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Here’s the Yandere-chan of the title. Mia, a strident loner at school, she seems to go out of her way to avoid talking to anyone. Yet, she’s really, really happy to open up to you. Extremely so. She claims that the two of you knew each other some time ago, and event you have absolutely no memory of. She is all over you from the word go, which reminds me of my own high school experience. Also reminding me of my own high school experience, she will straight up try to BLOODILY MURDER YOU as soon as there’s the slightest hitch in events. Yeah, as it turns out, Mia’s a loner because she’s a bit touched in the head. Specifically, she’s touched in the head by some crazed psychotic hate-god, because she will lose track of reality and murder you over the smallest thing. Mia’s personality is never consistent over the course of this visual novel. You could call that bad writing. Or it could be deliberate, she’s that way because of her clearly unstable sanity. It is a little striking, though. Through one path, she clearly has no sense of reality and is manically trying to kill you because she believes you’re an imposter sent to hurt her. Through another, she’s cold, remarkably intelligent, and very, very lucid as she attempts murder upon you following a very strongly prepared plan. It’s hard to get a handle on her because of how much her personality varies. The one thing that is consistent is that she is just plain sick.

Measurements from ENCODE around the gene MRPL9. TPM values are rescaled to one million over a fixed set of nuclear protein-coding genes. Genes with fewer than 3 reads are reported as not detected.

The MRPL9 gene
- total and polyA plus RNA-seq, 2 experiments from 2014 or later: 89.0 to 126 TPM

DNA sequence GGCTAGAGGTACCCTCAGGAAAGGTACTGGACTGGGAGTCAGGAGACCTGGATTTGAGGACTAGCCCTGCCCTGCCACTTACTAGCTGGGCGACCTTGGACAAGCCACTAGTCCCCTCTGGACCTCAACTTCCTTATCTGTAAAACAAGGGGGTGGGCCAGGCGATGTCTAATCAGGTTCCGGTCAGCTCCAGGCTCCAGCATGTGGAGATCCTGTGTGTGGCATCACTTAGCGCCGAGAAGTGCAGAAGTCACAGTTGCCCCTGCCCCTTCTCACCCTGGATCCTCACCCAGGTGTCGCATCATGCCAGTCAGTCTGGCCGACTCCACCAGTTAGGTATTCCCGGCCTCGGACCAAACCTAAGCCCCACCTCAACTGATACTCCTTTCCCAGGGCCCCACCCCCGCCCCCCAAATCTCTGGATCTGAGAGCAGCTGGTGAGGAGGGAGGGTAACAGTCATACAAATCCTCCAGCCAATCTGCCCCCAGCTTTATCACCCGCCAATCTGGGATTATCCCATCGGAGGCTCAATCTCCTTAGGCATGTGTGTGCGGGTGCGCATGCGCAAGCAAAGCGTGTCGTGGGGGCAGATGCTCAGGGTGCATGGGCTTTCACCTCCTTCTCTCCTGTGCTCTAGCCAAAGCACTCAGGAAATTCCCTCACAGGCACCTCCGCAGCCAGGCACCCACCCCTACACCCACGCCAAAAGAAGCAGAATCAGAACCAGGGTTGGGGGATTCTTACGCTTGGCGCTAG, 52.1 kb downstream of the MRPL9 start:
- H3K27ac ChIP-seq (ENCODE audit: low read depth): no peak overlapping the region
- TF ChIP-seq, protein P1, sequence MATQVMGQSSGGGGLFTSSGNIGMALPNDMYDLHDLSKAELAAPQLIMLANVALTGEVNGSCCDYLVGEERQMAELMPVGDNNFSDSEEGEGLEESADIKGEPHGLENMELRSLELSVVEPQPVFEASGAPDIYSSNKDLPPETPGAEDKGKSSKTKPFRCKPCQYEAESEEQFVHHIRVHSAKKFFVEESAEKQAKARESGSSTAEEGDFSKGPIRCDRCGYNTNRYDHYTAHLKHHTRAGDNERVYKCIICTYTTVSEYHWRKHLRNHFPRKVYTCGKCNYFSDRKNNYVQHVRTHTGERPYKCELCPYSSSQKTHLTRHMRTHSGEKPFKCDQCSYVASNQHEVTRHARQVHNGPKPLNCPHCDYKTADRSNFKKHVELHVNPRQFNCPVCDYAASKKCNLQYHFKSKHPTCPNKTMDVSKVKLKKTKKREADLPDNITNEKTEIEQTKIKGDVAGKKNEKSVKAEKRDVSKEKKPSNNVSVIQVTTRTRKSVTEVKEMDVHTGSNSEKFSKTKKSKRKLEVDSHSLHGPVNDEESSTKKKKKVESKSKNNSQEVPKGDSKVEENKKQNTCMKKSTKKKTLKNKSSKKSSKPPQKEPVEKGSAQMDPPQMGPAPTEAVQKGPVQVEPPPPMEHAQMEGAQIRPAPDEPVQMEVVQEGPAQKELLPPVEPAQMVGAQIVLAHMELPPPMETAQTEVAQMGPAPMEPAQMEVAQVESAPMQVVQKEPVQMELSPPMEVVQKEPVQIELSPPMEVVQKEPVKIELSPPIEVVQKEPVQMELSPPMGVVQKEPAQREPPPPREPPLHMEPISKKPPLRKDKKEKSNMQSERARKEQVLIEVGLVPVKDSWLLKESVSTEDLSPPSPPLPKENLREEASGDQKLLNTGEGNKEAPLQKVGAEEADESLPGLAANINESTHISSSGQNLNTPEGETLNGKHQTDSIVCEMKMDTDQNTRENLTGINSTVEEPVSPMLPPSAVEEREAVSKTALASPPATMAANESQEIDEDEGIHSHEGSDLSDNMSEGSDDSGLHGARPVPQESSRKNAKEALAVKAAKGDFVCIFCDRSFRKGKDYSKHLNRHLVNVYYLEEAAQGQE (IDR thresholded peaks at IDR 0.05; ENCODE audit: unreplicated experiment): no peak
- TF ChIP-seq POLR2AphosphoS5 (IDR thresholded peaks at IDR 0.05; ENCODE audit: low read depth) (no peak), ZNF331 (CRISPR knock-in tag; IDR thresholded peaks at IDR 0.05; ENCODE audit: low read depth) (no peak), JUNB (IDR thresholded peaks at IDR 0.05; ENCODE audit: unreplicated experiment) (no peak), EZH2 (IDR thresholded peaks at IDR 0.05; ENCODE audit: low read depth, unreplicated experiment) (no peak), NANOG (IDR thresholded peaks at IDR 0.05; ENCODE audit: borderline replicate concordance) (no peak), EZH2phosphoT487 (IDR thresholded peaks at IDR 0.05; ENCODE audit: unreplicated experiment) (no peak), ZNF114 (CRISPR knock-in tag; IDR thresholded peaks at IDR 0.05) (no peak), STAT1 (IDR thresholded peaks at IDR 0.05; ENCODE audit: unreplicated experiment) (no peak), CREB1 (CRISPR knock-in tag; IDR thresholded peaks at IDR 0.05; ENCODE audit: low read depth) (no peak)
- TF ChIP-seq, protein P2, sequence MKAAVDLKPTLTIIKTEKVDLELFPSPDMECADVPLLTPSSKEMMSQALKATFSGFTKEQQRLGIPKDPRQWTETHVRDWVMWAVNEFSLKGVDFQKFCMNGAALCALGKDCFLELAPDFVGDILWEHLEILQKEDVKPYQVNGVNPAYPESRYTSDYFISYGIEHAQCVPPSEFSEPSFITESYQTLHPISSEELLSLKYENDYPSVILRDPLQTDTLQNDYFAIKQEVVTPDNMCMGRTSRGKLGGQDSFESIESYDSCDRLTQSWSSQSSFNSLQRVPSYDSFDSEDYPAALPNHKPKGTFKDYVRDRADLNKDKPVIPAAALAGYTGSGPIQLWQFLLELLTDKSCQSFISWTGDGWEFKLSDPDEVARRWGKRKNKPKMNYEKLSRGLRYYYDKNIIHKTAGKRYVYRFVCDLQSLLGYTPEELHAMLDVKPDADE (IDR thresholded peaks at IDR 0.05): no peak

One thing that really impressed me about this work is that while it’s not very vertically long, it is pretty sizable, horizontally. By that, I mean that while you’ll never spend a lot of time on any individual playthrough, the story has several branches, and every one of them past the first gives you a completely different story after that point. This isn’t one of your lame ‘make your choice now and it will maybe change some numbers two games from now while having no impact on the story’ Mass Effect style choices, every choice beyond the first gives you something completely new to experience. In all, there’s eight endings you can get.

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Most of them end like this. Bloody murder of some sort or another. Usually involving scissors. There’s one good ending you can get. It’s not really that good for the people involved, but hey, everyone ends up alive, and that’s better than any other ending. No matter how much the moe fandom may fetishize them, getting involved with murderous crazy ladies doesn’t generally end well. That’s the moral of our story today.

When thinking about how to review this work, the phrase ‘limited, but competent’ came up a lot. That really would describe this whole work pretty well. The plot really just has one point to hit, but it does so well enough. The visuals are perfectly fine, there’s just not a whole lot of them, nor is there much in the way of variation in Mia’s character portraits. The game as a whole is obviously a small, limited project, but it seems comfortable in being that, and hits its low targets solidly without really excelling.